Our Fear of What is to Come
November 14, 2012 12 Comments
I just finished quite possibly, one of the most terrifying books I’ve ever read. Now, I’m not one to seek out scary books or movies, but this one isn’t scary in the traditional sense. There’s no zombies or blood-sucking monsters in it. In fact, there really aren’t even any scary parts. But this book messed with me psychologically.
When people would ask me what my biggest fear is, my answer was always snakes. But as of the reading of this book, One Second After by William Forstchen, I now will have to change my answer to EMP weapons.
I would be remiss if I didn’t confess that this book caused me to sin by worrying about the future. More than once while reading it, I laid awake in bed wondering out loud how we will prepare for this inevitable strike on our country. “After all,” I’d say to my poor, tired wife, “everything points to this happening. The military’s being cut back, the president’s got his own little agenda of uniting the whole world and not defending us from our enemies…” And then I would go into this barrage of ways we can stockpile on canned goods, save up plenty of paper cash, and even trade our cars in for old junkers.
What is an EMP weapon? It’s an electromagnetic pulse weapon that, when shot above any particular region, it explodes high up in the atmosphere and the fallout destroys – absolutely obliterates – any electrical circuit and devise. That means computers get shut off, most (if not all) cars made after 1970 shut down, planes die midair and crash.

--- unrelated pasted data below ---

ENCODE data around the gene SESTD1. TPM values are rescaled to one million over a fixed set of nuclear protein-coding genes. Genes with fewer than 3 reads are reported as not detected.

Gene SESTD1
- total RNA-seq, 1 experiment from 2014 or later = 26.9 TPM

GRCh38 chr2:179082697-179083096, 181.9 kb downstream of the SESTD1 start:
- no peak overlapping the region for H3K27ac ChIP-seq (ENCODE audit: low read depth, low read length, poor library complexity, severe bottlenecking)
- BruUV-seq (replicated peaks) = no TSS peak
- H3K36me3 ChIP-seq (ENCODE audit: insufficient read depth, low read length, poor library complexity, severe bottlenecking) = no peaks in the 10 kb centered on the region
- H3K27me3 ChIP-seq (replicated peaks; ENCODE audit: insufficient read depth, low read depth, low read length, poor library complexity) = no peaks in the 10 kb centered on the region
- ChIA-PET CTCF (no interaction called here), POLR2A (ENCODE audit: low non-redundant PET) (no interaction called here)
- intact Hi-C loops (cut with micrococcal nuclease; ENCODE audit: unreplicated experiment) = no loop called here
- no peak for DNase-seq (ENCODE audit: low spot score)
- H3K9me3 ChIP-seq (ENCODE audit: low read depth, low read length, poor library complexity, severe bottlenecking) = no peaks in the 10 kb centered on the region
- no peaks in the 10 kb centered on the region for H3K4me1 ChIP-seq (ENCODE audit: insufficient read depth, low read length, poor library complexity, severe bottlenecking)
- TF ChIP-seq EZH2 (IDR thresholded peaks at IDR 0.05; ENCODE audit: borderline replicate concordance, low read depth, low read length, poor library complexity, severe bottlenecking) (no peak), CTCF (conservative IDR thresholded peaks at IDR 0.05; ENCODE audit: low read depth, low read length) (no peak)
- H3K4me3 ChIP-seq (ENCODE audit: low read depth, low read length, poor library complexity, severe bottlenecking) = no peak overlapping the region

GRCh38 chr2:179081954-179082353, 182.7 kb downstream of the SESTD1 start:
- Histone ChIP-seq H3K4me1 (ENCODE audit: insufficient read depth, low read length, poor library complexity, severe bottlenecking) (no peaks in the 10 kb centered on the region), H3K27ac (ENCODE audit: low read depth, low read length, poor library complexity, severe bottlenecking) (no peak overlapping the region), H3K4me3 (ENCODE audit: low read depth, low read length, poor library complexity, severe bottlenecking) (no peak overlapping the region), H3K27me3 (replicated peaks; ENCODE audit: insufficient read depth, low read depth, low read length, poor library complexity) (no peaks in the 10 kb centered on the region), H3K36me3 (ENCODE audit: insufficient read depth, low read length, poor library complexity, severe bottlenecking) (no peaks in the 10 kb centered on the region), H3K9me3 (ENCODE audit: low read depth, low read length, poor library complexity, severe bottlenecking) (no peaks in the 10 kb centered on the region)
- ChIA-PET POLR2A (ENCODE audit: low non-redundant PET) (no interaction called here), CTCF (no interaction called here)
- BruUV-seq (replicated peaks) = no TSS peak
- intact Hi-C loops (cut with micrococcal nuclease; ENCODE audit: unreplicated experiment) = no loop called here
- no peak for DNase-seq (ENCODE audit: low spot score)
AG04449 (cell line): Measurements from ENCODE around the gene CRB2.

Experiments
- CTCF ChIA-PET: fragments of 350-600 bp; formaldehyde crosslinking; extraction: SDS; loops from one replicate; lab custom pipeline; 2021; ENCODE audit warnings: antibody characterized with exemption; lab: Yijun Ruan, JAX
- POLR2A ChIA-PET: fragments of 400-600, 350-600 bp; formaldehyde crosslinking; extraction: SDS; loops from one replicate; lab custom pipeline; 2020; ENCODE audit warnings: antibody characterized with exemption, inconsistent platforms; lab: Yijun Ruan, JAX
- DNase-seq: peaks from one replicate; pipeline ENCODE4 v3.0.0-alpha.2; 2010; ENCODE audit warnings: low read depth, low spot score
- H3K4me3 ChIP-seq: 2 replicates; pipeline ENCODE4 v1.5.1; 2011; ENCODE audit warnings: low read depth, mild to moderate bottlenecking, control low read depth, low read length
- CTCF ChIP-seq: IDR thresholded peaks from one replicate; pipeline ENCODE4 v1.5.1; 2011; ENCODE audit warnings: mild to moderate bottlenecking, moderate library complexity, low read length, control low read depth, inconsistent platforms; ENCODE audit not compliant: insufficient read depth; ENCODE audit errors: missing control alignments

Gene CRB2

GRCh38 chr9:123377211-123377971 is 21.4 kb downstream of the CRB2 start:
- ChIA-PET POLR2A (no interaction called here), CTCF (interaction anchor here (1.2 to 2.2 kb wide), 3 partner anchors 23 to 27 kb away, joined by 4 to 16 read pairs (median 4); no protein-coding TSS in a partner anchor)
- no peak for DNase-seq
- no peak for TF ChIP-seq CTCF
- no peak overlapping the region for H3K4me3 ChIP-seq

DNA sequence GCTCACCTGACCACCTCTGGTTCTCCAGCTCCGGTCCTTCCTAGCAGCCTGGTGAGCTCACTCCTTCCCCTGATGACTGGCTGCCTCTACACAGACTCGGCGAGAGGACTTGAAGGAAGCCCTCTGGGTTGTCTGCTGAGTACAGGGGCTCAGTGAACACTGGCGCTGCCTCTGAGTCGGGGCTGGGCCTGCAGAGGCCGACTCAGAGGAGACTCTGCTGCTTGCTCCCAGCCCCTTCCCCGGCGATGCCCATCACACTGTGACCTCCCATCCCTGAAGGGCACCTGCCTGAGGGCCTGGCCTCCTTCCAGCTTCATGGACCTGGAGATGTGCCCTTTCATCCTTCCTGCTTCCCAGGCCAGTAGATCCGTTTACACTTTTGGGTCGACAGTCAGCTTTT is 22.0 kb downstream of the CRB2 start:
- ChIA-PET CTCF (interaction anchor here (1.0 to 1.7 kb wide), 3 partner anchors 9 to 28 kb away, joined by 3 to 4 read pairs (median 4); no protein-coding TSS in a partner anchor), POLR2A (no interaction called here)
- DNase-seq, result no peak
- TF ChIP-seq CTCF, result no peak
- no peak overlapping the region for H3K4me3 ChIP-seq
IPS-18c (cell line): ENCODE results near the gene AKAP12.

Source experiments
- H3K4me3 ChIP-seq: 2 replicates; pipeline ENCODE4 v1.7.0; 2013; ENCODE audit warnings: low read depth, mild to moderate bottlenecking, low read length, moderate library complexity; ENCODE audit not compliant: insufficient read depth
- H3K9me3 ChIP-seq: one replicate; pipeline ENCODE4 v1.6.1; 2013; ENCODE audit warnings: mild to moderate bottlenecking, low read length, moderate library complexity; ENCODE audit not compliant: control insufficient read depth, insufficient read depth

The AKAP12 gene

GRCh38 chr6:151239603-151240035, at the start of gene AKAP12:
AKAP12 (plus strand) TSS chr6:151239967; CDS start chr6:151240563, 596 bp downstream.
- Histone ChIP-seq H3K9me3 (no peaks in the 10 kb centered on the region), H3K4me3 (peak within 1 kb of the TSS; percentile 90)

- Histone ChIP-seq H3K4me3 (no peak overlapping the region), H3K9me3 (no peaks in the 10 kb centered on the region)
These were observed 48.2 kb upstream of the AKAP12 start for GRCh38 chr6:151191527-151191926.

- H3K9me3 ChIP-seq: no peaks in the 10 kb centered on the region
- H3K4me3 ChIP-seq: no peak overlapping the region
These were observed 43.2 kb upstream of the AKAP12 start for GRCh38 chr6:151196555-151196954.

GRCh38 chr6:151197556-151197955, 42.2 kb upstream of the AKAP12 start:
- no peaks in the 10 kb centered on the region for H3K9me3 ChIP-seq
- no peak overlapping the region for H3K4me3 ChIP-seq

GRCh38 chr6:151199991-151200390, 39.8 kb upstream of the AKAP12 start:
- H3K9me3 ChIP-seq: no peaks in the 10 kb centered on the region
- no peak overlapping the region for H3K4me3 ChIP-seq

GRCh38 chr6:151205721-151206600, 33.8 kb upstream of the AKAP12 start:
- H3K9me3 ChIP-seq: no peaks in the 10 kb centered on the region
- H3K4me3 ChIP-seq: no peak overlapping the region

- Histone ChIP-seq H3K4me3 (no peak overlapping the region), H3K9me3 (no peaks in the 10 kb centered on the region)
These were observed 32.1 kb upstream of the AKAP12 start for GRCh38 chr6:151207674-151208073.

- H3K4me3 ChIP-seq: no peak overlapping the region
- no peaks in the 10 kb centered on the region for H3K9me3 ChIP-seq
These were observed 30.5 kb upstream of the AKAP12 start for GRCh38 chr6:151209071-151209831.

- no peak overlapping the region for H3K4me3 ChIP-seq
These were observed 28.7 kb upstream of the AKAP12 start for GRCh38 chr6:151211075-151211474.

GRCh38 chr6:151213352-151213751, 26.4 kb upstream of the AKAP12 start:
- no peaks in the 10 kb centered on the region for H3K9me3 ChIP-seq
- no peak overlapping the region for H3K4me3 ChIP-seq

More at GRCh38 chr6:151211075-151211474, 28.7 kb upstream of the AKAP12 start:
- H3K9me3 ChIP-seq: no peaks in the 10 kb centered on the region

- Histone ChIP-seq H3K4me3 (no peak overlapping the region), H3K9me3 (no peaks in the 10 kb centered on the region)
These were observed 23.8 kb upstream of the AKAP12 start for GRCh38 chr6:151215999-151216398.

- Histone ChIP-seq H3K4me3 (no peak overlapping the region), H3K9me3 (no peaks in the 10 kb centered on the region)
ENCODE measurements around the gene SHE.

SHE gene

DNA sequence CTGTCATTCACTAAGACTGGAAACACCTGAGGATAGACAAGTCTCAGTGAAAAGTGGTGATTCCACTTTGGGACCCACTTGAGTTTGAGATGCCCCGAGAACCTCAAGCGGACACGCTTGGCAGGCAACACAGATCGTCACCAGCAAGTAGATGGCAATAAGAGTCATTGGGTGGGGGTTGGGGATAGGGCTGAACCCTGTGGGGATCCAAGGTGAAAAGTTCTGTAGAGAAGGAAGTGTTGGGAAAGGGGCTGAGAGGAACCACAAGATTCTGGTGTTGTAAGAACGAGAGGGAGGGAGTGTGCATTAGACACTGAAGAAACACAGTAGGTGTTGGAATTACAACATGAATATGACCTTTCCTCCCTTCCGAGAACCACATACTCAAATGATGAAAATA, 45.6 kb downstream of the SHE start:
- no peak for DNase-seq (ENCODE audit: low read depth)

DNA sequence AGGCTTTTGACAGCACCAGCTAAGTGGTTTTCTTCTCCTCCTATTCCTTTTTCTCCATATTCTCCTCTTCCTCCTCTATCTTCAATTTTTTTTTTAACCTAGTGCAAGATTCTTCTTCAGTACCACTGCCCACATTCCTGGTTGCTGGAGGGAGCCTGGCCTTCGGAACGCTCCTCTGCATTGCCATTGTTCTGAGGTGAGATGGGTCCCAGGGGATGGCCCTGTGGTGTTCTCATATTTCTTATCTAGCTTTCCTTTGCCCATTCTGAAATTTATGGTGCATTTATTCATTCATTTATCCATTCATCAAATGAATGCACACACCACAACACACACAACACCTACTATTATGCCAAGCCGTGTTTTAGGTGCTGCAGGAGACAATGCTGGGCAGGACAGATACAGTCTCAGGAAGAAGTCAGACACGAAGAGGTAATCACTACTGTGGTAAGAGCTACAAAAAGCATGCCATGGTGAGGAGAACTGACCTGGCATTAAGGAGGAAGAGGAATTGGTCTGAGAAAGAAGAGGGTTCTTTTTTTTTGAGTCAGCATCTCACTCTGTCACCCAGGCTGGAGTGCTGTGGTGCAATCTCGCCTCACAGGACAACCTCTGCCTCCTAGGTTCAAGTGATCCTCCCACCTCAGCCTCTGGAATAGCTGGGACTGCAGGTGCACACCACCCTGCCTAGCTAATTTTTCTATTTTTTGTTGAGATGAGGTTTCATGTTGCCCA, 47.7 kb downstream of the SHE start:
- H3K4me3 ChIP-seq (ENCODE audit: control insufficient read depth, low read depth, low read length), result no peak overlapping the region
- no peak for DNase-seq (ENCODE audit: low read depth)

But that’s not the scariest part. We’re the most spoiled, pampered nation in the history of the world, which means that without the electricity we daily rely on, we will literally not know how to function, which means, if this weapon is fired on us, within a matter of mere months, we will be sent back to the dark ages.
But while reading this book, I couldn’t help but recall Matthew 20:16 where Jesus says, “The first shall be last, and the last shall be first.” Suddenly, according to the prophetic vision in this book, the richest people in our nation were poorer than mud, and the poorest people (those who have lived off the land) were suddenly the richest, with their skills and street-smart expertise.
It’s just too bad I never gave thought to Matthew 6:25 (“Therefore I tell you, do not worry…”). I’m going to have to really remember that one when I’m on a plane next week.
One Second After chronicles the story of a widowed father of two daughters who is just trying to keep his family alive. There were some parts that are emotional, and the author does a great job capturing the emotions of the characters. The problem I did have with the book was the dialogue. A lot of times it came across as though the modern-day characters were speaking like people from the Bible or Lord of the Rings.
Why would I suggest this book if it caused me so much worry? Because I believe there’s something to be said for being prepared for the future. Of course, we don’t know what the future holds, but men, it is our number one responsibility to protect and defend our families. We don’t quadruple-lock our doors, but we still lock them. In the same way I’m not saying we need to be become like those extreme couponers and hoard the market’s canned goods.
I guess what I’m saying is, don’t get too comfortable with life as it is. Because whether we are struck with an EMP weapon, an atomic bomb, or suffer any other type of catastrophe, there will be a day when Jesus Christ and His Kingdom will come and rest itself here on earth, and we will live forever in a world unhindered by sin, death, fear, or anything else that keeps us awake at night. For we who belong to Christ, are aliens in this destructive world. But while we’re here, we must be prepared to protect what has been given us, starting with the Gospel message, then our families, and our friends and neighbors.
The book contains some strong language.